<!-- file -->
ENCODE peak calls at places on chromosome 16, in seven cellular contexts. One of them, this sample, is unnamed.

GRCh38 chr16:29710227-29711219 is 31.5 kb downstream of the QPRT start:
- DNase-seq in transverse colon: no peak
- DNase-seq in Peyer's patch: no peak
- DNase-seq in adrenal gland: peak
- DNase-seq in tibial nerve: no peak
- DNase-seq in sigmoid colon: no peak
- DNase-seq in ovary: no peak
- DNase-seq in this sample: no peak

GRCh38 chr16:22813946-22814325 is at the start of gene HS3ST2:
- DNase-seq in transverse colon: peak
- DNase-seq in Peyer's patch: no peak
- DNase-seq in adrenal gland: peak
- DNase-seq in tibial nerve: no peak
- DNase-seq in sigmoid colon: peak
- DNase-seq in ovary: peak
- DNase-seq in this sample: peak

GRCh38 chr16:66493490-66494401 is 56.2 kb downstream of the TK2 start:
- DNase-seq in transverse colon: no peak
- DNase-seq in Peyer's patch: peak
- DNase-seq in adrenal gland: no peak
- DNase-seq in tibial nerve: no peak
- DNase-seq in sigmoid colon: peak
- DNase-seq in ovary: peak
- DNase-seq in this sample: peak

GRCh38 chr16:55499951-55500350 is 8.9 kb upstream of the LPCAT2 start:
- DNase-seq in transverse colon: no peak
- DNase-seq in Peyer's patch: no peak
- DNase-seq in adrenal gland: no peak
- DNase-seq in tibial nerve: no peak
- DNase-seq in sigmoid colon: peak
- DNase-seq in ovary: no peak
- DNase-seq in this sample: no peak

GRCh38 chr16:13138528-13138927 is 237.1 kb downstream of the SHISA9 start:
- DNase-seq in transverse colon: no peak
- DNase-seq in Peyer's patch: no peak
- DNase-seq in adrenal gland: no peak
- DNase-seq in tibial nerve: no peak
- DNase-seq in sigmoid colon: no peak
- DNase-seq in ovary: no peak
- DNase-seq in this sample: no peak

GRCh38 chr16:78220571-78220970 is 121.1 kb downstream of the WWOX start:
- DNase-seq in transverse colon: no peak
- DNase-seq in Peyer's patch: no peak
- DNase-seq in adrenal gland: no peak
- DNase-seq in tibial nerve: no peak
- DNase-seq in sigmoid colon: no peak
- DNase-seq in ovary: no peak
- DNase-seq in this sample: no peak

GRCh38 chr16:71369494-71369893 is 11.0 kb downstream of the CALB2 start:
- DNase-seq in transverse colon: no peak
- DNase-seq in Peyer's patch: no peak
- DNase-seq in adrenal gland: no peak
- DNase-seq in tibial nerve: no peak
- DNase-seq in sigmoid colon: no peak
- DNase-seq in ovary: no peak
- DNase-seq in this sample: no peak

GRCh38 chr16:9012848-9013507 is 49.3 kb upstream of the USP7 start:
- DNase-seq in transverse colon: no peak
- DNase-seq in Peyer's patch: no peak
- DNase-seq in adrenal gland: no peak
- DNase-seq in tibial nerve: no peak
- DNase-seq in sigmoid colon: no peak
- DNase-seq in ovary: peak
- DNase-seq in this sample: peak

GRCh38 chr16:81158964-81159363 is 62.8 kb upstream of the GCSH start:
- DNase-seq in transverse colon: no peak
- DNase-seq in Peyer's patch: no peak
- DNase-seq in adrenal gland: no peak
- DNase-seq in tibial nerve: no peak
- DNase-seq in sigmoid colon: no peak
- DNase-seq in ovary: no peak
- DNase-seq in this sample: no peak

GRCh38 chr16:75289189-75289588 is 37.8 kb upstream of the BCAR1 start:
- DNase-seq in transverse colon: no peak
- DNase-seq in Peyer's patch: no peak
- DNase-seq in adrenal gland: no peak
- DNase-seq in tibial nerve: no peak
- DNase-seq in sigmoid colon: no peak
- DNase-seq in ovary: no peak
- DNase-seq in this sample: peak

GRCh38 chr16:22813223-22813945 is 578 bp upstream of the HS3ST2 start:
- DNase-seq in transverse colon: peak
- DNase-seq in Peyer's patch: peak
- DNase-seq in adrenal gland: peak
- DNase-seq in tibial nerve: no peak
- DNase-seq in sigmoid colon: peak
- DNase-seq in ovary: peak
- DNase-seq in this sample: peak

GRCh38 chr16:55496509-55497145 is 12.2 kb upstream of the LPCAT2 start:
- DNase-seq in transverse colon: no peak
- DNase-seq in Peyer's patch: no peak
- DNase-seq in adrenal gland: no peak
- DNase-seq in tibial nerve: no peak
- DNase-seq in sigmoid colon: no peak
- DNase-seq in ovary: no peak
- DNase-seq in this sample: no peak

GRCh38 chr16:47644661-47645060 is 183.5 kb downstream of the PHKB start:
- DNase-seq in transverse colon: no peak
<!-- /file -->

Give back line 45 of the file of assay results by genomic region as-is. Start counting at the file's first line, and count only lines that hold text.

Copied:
- DNase-seq in adrenal gland: no peak